Psychotic disorders include the following disorders: Schizophrenia, Schizoaffective Disorder, Schizophreniform Disorder, Delusional Disorder, Brief Psychotic Disorder, and the Secondary Psychotic Disorders (Psychotic Disorder that are due to medical conditions or to substances). The central feature of these disorders is that they cause psychosis. Psychosis can be thought of as a loss of contact with reality. A person with a psychotic disorder is unable to evaluate properly what is or is not real.
In addition to the primary psychotic disorders, a number of other psychiatric disorders can cause a person to become psychotic. These include the mood disorders, such as psychotic depression, or mania with psychosis.
Psychotic disorders represent the failure of normal thought and, hence, they can be categorized as thought disorders. Thought disorders can be divided into different types. Most commonly, they are divided into disorders of process and disorders of content.
Disorders of Thought ProcessEdit
Disorders of thought process involve a disturbance in the way one formulates thought. Thought disorders are inferred from speech, and often referred to as "disorganized speech." Historically, thought disorders have included associative loosening, illogical thinking, over inclusive thinking, and loss of the ability to engage in abstract thinking. Associative loosening includes circumstantial thought and tangential thought.
Other types of formal thought disorder include:
- Perseveration: the patient gets stuck on one idea or one thing and cannot move on from there)
- Clanging: the connections between thoughts may be tenuous, and the patient uses rhyming and punning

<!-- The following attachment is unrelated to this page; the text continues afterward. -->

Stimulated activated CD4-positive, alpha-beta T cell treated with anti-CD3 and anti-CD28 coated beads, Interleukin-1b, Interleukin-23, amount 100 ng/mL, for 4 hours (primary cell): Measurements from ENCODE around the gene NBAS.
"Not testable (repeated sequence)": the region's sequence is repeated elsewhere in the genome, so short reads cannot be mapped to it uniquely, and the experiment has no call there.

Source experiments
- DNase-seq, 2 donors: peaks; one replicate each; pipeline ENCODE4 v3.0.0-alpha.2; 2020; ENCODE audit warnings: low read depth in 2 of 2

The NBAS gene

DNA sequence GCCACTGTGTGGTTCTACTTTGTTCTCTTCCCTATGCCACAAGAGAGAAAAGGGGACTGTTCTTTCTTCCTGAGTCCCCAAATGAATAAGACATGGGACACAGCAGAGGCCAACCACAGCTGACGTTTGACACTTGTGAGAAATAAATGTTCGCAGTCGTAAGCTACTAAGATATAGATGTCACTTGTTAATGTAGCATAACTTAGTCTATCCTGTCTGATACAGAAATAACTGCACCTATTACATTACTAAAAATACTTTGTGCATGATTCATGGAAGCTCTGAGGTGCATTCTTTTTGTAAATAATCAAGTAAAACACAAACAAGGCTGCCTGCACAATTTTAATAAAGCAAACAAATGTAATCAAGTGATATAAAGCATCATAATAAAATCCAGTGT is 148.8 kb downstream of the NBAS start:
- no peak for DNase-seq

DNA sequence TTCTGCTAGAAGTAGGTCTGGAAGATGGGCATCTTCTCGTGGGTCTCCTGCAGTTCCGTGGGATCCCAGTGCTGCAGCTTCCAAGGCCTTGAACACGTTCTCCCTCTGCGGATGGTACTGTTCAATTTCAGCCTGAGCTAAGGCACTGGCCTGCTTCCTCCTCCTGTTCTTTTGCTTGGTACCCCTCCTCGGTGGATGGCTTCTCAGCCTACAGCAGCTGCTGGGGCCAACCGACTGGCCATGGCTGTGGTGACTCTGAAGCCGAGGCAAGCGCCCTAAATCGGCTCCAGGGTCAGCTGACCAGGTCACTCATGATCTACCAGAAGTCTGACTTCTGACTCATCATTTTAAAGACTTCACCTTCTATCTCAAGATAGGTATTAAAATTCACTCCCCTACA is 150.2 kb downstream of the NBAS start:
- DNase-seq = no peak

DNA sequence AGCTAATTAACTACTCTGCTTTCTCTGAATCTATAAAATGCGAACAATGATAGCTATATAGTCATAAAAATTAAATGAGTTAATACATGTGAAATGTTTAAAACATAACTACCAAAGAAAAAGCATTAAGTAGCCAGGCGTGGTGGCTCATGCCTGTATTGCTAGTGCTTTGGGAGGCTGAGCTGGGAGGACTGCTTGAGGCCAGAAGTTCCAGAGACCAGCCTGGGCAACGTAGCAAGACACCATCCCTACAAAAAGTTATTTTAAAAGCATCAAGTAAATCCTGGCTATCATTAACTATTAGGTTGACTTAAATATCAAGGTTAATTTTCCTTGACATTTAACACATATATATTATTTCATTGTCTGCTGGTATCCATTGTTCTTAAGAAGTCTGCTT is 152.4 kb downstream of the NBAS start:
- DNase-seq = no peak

- Neologisms: words that patients make up; often a condensation of several words that are unintelligible to another person
- Echolalia: the patient repeats back the words of other people, “parrots” people’s speech
- Thought blocking: stopping mid-thought and being unable to continue with the thought
- Word salad: an incomprehensible mixing of meaningless words and phrases.
- For a larger list of thought disorders, see this article
Disorders of Thought ContentEdit
Disorders of thought content include hallucinations and delusions.
Hallucinations are perceptions without external stimuli. They are most commonly auditory, but may be any type. Auditory hallucinations are often voices, mumbled or distinct. Visual hallucinations can be simple or complex, in or outside the field of vision (ex. "in head") and are usually of normal color rather than black and white. Olfactory and gustatory hallucinations generally occur together as unpleasant tastes and smells. Tactile or haptic hallucinations may include any sensation—for example, an electrical sensation or the feeling of bugs on skin (formication).
Delusions are fixed, false beliefs, not amendable by logic or experience. There are a variety of types. Delusions are most commonly persecutory, but may be somatic, grandiose, religious or nihilistic. No one type of delusion is specific to any particular disorder (such as schizophrenia). Hallucinations and delusions are common across all cultures and backgrounds; however, culture may influence their content. Culture and religion must be considered when evaluating whether an event is a delusion or hallucination. In this context, a good rule of thumb is that if other people endorse it, it may not be a delusion or hallucination.
Lack of InsightEdit
Truly psychotic persons have a breakdown in the ability to analyze their own thoughts rationally. This may best distinguish psychotic disorders (like schizophrenia) from "normal" misperceptions. Most psychotic patients thus have poor insight into their own illness, which can make compliance with treatment difficult.